With students in the Clark County School District in Nevada returning to classrooms in two weeks, the threat of a teacher strike remains.
While a new statewide school finance formula approved during this year’s legislative session will result in more funding for the district, the Clark County Education Association (CCEA) is closely monitoring how CCSD leaders plan to close a remaining $17 million budget deficit for the 2019-20 school year.
“We’re currently in negotiations with the district over the additional funding,” said Keenan Korth, a spokesman for the CCEA. “Our terms are that there can be no cuts to the classroom and the promised raises need to be honored.”
In June, CCSD Superintendent Jesus Jara proposed eliminating the positions of 170 school deans to help address the shortfall. But the Clark County Association of School Administrators (CCASA), which represents principals and other administrators, filed a lawsuit and was successful in getting an injunction to keep the district from following through on the layoffs.
CCASA argued the board’s discussion of eliminating the deans violated open meeting laws.
Since then, Jara has turned to the community for input and stepped away from cutting those positions, even though he stressed his plan would have less of a negative impact on students and classrooms than other options. Korth said the union supports the superintendent’s intention “not to make those cuts in the classroom” and that he expected the budget dilemma to be settled before school starts.
‘The clock is ticking’
Last school year was marked by multiple teacher strikes, from as large as the United Teachers Los Angeles’ week-long strike against the Los Angeles Unified School District in January to as small as individual charter schools in Chicago. Some work stoppages, such as the New Haven Teachers Association’s two-week strike against the New Haven Unified School District in California, ended with just a few days to spare in the school year.
Now, as families are beginning to prepare for the new school year, CCSD isn’t the only district where teachers unions are still saying they are “strike-ready.”
In the Chicago Public Schools, where school starts Sept. 3, members of the Chicago Teachers Union (CTU) have accelerated protests and organizing efforts in recent days, saying even though Mayor Lori Lightfoot has proposed a 14% pay increase, she is not complying with all of their staffing demands.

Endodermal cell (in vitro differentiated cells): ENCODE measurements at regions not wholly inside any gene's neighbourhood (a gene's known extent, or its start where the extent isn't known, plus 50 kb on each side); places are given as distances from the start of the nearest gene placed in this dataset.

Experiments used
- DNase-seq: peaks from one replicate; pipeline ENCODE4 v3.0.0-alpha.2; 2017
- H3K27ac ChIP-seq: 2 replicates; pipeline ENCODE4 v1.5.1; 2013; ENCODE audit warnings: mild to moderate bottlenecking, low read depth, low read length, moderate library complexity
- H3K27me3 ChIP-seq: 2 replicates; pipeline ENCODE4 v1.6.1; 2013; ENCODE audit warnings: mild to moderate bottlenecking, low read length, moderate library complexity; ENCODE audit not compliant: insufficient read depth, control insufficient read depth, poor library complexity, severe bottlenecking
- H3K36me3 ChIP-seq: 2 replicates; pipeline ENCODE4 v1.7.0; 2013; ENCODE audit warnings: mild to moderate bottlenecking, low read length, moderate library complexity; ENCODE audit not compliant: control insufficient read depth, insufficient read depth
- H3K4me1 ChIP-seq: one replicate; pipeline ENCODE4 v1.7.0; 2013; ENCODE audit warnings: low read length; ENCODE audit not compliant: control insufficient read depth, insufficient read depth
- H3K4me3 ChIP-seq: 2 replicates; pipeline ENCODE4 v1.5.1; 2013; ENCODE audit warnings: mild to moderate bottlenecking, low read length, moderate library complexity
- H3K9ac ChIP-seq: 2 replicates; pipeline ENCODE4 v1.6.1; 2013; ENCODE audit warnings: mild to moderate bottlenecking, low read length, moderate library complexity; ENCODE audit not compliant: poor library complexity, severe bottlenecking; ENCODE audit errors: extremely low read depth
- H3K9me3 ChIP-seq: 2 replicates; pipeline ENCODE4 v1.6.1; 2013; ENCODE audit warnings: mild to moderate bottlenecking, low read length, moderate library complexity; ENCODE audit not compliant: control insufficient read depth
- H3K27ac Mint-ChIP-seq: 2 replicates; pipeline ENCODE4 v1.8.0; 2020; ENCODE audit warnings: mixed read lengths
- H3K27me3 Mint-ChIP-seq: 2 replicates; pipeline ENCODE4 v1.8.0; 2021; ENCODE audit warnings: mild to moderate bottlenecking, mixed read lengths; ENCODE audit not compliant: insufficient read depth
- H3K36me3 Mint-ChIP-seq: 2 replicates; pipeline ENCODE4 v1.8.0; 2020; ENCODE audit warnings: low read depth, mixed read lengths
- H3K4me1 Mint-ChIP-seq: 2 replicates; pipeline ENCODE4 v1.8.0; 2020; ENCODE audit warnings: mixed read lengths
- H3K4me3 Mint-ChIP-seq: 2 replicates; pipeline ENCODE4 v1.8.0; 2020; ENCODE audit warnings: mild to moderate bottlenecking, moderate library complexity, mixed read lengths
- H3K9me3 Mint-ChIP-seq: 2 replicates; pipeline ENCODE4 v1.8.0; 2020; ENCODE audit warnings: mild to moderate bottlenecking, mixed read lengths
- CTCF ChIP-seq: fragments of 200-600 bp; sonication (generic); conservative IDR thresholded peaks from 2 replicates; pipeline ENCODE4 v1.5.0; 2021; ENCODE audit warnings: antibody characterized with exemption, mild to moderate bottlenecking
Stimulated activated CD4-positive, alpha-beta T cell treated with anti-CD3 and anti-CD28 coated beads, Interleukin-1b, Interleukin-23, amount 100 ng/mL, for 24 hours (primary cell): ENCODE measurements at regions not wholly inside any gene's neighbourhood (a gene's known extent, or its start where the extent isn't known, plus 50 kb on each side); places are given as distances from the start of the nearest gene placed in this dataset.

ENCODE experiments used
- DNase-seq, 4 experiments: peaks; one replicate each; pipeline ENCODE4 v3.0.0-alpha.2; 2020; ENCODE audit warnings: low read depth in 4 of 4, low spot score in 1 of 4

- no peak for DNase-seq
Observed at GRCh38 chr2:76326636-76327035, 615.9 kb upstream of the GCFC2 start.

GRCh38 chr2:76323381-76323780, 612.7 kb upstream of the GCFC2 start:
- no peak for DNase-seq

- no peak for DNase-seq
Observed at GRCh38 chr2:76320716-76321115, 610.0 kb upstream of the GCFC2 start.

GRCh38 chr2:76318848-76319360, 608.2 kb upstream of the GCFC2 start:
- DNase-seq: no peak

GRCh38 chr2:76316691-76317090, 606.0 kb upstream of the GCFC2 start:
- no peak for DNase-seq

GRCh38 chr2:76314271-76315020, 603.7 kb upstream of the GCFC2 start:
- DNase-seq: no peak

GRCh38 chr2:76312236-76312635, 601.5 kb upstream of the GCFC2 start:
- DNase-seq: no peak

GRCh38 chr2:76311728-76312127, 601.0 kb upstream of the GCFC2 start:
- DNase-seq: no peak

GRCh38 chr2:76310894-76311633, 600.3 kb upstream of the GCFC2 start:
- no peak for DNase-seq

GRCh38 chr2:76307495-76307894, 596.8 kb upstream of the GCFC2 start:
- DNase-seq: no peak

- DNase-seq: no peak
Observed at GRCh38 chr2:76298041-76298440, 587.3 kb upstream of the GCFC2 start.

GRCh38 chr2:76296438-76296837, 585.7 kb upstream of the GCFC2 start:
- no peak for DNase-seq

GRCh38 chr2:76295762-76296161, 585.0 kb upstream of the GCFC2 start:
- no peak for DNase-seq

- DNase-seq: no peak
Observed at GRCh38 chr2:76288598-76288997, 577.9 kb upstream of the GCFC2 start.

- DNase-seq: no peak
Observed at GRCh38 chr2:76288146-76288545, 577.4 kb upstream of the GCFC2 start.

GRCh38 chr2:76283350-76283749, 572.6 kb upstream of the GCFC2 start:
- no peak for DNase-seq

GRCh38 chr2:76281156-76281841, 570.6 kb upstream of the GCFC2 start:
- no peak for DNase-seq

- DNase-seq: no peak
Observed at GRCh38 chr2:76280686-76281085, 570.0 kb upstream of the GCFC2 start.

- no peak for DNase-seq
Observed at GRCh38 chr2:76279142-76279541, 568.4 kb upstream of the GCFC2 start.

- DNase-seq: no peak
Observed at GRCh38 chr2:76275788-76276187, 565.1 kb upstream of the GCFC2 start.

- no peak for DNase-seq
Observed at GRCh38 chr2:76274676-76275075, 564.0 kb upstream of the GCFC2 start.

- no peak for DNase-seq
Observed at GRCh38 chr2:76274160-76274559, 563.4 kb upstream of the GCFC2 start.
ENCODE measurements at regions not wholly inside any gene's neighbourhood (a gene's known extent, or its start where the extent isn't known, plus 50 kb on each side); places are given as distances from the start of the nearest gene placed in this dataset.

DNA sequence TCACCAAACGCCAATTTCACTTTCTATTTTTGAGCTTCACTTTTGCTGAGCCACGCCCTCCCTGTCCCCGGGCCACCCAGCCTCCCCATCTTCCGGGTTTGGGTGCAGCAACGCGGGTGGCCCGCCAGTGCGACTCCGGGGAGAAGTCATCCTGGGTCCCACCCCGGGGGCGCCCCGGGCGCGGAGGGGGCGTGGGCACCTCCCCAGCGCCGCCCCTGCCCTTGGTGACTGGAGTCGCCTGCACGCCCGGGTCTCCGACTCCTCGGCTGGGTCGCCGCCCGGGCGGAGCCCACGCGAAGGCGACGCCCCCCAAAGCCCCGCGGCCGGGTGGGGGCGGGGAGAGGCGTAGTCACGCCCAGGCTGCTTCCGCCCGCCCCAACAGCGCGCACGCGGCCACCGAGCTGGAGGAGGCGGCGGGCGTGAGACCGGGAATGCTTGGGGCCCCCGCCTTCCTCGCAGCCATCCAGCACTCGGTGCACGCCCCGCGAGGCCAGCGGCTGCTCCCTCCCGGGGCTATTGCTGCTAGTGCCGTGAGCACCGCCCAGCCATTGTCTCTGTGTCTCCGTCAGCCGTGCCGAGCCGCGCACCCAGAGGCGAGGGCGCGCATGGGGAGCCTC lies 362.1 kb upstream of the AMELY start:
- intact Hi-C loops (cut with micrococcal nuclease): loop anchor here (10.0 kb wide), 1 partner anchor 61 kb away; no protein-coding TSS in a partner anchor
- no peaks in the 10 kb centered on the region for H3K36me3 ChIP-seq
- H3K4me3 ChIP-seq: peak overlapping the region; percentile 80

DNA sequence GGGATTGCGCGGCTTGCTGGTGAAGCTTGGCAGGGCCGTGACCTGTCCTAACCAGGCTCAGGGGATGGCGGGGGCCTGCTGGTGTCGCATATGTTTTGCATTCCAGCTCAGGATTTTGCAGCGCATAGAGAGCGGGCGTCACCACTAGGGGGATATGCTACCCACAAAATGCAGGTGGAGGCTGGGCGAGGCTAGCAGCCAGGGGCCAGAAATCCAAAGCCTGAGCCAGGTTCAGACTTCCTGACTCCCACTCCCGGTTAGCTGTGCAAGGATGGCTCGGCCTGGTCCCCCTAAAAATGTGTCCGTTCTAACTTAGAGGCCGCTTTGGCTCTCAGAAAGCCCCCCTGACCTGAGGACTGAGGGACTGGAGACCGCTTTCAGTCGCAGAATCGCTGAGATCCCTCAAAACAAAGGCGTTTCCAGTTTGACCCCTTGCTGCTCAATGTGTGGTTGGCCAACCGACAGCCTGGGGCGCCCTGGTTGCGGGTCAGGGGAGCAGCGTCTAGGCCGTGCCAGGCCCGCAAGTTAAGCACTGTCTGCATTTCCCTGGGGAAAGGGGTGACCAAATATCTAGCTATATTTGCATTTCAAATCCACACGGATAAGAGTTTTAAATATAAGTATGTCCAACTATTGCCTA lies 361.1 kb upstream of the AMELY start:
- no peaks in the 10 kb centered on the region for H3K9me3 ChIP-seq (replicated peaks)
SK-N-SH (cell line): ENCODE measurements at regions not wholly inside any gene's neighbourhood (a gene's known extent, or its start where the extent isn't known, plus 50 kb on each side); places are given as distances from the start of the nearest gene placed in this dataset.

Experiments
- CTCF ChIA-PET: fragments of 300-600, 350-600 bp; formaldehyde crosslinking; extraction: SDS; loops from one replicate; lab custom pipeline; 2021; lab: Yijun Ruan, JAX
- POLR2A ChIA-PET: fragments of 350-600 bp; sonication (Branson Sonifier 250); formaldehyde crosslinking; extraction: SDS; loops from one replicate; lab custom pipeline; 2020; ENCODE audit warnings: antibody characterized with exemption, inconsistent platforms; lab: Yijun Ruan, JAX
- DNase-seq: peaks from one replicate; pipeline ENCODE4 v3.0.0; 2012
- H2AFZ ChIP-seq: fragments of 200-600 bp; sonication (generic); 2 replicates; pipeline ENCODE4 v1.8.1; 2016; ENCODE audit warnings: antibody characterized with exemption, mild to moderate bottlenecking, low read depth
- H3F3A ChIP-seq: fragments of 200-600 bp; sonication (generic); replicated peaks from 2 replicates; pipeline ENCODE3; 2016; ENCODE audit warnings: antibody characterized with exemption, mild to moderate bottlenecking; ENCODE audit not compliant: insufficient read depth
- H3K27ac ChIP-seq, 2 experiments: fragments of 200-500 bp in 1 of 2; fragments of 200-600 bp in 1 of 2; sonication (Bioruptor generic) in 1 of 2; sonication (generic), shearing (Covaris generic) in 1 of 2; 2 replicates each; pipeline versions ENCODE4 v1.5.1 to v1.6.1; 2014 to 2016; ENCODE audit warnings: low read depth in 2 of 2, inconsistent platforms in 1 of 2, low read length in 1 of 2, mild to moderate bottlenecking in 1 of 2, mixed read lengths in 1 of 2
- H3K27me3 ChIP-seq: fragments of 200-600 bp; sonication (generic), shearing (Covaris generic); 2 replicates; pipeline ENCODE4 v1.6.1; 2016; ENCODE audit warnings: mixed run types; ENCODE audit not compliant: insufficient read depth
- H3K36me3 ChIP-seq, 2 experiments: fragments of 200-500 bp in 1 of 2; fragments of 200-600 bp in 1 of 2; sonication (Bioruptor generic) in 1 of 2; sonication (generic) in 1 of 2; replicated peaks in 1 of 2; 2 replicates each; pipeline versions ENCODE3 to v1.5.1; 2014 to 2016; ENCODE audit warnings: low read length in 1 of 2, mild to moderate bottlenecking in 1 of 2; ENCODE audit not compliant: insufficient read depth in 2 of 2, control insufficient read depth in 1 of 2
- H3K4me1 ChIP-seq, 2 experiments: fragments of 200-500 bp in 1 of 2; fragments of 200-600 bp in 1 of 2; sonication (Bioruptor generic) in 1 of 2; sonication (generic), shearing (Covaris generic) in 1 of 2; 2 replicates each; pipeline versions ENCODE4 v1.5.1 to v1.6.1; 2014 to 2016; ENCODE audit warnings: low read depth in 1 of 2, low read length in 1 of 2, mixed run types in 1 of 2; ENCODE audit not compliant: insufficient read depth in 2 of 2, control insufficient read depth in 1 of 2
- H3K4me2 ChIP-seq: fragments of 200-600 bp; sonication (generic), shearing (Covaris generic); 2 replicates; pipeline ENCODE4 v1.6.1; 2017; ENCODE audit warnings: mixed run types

On Tuesday, Lightfoot issued a release saying she and CPS have agreed to increase the number of school nurses, special education case managers and social workers over the next three to five years.
“CPS schools have never been stronger, but to continue our exceptional progress we must increase our investment in the resources our students need most and ensure equity is our north star,” said CPS CEO Janice K. Jackson. “The commitments announced today will help ensure our schools reach new heights and guarantee that every child in Chicago receives a high-quality education that meets their unique needs.”
But CTU President Jesse Sharkey responded with questions about whether those positions will be staffed with licensed and certified personnel or be hired by outside companies.
"Still absent from either her press release or her bargaining proposals are any discussion on class size, the expansion of sustainable community schools, school librarians, restorative justice coordinators, job stability and salary proposals for our low-wage teacher assistants and school clerks," he said in a statement.
A neutral fact-finder is currently hearing testimony from both CTU and CPS. After a report is released, which isn’t expected until the end of August, the union can accept the recommendations or continue with plans to strike. But the time table in place would mean if a strike occurs, it would begin after school starts, no earlier than the end of September.
Meanwhile, members of the union representing CPS bus aids, special education assistants, custodians and security officers have also voted to authorize a strike, saying they’ve worked for a year without a contract. Among the Service Employees International Union Local 73’s demands are a raise, in-house supervision for custodians instead of outside contracts, and consistent work schedules for bus aides.
In the Columbus City Schools in Ohio, where school starts Aug. 22, negotiations are continuing with the Columbus Education Association (CEA). The union’s demands include smaller classes and higher pay. And in June, CEA members reacted to the district’s plans to hire a firm that would provide substitutes if there is a strike.
“This decision is both unsafe for our students, and a waste of resources that could be used towards working with CEA to build the Schools #ColumbusStudentsDeserve,” according to a statement.
Members also staged a march to city hall on Monday, directing their protests against “tax abatements for wealthy corporations which drain millions of dollars from our schools,” the union’s website says.
District spokesman Scott Wortman, however, says the goal is for a deal to be reached before the start of school. “Both sides have continued to negotiate in good faith,” he said, “and are working towards a deal that is amenable to all parties.”